Football World Cup since its debut in 1930 has emerged as the greatest show on earth capturing the imagination and passion of humanity in general. Kushal Chakraborty time travels to recall the many interesting vignettes of the pulsating competition
When Henri Delaney, the secretary of French football association, put his proposal about having a ‘world cup’ to then FIFA president Jules Rimet no one dreamt about the success of the idea. The tournament, since its debut in 1930, has emerged as the greatest show on earth capturing the imagination and passion of humanity in general. It became a tournament that beat the boundaries of culture, religion and languages across the world. The World Cup came to symbolise the ultimate battle of nerves and tactics when the best practitioners of the game come facing each other once every four years.
In 1982, when the World Cup arrived in Spain, South Africa, a nation stricken with apartheid, did not show a single match live on television. The reason was quite obvious; during that time soccer was popular among the blacks while the whites played rugby. Hence, there was no serious effort from the country’s administration to arrange for the live broadcast of the World Cup matches. Soccer came to symbolize the black man’s struggle against apartheid and a nation that once shunned football is now organising the first World Cup in African continent. It took only 28 years to change all that. It was the intense passion for the sport that made the country, still beleaguered with social and economic problems, overcome all obstacles to keep its date with the biggest show on earth. Come June 11, 2010 South Africa’s name will be blazing like the sun in the history of world football.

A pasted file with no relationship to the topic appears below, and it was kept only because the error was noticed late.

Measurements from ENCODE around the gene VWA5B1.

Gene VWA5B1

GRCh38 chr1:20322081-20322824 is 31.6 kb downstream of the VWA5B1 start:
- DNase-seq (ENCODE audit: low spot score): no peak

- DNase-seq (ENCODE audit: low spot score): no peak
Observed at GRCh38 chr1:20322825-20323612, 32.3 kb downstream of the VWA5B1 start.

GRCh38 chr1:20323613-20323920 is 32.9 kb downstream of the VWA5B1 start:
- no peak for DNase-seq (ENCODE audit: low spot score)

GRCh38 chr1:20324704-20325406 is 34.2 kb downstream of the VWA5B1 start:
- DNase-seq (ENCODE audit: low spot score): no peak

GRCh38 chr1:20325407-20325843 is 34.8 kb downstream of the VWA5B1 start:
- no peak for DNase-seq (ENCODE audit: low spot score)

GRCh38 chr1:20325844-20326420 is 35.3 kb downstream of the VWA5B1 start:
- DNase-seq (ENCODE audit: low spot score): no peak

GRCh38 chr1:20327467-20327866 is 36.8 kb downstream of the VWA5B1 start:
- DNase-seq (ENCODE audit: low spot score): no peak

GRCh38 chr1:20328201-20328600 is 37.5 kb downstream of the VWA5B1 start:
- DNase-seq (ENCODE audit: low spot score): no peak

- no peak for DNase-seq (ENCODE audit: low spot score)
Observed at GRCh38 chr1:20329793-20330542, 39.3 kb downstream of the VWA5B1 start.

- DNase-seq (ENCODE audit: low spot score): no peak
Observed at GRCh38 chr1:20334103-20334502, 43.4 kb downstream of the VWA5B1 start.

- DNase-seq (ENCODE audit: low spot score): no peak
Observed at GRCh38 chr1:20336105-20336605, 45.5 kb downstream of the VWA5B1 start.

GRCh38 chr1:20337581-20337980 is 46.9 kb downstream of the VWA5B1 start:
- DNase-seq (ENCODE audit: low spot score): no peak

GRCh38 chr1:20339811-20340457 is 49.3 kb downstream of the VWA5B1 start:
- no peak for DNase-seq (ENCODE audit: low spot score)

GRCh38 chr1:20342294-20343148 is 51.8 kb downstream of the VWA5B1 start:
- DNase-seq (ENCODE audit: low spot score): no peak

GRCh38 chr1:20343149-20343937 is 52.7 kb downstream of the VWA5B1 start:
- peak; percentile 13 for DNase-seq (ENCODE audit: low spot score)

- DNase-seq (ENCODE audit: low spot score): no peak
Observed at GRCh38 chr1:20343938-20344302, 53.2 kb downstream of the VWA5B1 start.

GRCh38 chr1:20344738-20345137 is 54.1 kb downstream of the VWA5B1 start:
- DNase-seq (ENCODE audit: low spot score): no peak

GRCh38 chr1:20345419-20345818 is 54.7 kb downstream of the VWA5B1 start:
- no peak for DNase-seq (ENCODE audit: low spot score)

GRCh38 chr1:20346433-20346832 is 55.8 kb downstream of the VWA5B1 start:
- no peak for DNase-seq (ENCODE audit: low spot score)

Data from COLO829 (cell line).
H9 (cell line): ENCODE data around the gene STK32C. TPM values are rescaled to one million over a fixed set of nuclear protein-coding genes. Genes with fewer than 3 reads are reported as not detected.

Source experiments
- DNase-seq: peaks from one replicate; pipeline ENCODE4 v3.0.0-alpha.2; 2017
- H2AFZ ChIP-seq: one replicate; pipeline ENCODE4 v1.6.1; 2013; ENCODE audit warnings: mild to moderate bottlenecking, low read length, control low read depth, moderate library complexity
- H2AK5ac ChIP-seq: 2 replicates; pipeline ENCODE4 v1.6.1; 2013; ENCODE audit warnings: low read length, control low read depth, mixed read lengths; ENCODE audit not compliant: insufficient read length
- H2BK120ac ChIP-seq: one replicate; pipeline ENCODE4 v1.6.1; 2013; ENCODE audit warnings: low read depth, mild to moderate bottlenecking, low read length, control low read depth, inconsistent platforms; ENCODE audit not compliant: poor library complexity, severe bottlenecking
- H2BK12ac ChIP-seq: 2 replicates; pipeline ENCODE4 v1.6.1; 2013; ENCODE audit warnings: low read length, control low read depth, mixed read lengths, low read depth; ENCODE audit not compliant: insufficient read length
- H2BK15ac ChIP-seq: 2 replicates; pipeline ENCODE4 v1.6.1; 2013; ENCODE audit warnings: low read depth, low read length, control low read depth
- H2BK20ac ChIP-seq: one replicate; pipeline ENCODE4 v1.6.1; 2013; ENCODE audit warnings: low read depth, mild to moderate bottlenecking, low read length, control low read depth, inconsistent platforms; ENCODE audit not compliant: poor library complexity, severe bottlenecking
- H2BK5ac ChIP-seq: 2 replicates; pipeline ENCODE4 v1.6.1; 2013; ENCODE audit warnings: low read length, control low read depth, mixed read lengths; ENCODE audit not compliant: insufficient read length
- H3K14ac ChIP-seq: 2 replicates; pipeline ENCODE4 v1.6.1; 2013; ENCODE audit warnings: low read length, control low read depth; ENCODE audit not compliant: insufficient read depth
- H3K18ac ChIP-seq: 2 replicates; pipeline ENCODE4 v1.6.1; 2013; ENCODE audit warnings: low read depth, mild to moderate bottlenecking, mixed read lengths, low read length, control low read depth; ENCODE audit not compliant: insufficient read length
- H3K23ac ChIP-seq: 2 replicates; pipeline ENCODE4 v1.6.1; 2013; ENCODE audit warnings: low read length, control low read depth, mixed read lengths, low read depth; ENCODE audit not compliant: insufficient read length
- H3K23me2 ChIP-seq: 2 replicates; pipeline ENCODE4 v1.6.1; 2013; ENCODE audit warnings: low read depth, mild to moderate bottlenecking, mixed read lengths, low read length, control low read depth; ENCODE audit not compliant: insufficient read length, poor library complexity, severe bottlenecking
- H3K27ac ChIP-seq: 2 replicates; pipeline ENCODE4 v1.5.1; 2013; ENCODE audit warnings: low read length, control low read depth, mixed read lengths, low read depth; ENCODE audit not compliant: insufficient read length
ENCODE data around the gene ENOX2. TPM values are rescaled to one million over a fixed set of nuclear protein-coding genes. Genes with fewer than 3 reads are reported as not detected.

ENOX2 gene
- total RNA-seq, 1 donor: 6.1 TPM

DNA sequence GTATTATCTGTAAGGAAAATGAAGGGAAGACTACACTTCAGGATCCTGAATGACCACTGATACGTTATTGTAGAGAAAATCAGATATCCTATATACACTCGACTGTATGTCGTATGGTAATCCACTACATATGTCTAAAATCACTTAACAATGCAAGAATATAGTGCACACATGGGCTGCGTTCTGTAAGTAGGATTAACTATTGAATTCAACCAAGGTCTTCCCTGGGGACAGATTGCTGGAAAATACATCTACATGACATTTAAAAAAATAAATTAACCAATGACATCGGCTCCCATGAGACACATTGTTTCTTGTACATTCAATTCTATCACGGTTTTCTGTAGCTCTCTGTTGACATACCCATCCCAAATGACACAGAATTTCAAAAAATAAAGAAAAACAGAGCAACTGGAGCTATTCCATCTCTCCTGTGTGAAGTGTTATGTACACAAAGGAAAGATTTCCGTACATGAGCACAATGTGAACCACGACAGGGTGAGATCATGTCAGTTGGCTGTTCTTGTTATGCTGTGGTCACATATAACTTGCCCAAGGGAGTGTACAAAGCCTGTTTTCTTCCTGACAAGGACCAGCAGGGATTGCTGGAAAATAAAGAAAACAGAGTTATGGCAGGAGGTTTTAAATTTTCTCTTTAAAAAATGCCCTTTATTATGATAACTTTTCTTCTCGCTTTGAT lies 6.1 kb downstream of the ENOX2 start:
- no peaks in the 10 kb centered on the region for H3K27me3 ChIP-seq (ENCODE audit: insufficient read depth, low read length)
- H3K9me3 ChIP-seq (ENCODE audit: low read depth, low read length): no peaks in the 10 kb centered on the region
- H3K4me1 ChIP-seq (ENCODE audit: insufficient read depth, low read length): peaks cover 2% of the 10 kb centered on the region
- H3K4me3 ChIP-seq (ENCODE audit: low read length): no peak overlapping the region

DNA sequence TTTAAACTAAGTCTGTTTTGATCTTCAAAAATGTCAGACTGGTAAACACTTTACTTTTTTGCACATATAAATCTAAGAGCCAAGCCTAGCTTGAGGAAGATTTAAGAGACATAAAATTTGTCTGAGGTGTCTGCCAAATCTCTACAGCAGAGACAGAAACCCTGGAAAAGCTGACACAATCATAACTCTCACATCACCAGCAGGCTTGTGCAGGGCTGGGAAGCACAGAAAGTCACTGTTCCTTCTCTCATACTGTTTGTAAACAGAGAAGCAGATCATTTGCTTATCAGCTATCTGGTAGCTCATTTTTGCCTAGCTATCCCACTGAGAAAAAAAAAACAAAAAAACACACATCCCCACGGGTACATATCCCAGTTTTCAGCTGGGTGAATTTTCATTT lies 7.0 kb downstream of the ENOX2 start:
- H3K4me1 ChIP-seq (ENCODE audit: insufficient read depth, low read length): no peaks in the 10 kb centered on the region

As World Cup brings together the mightiest footballing nations in a battle royale, the clashes are interwoven with interesting tales of action, emotion and bizarre characters, who make the game even more interesting.
In 1978 World Cup, Peru’s goalkeeper became much talked about for his unorthodox ways. That was Argentine-born Ramon Quiroga, who was nicknamed El Loco (meaning ‘the lunatic’) for his strange idiosyncrasies. When Peru was routed 6-0 by Argentina in the last match of their group league, which helped the latter reach the next round Brazil alleged that Quiroga has played for his original motherland. But Quiroga remained unperturbed and continued to keep firm faith in his own style of football. He never believed in staying put under the goalpost. He would often venture out of his charge and go deep into the opposition territory keeping the goal untended. When he was around in the goal area he would often be seen chatting with the photographers or camera crew standing behind the goal. For him it was a technique of killing boredom.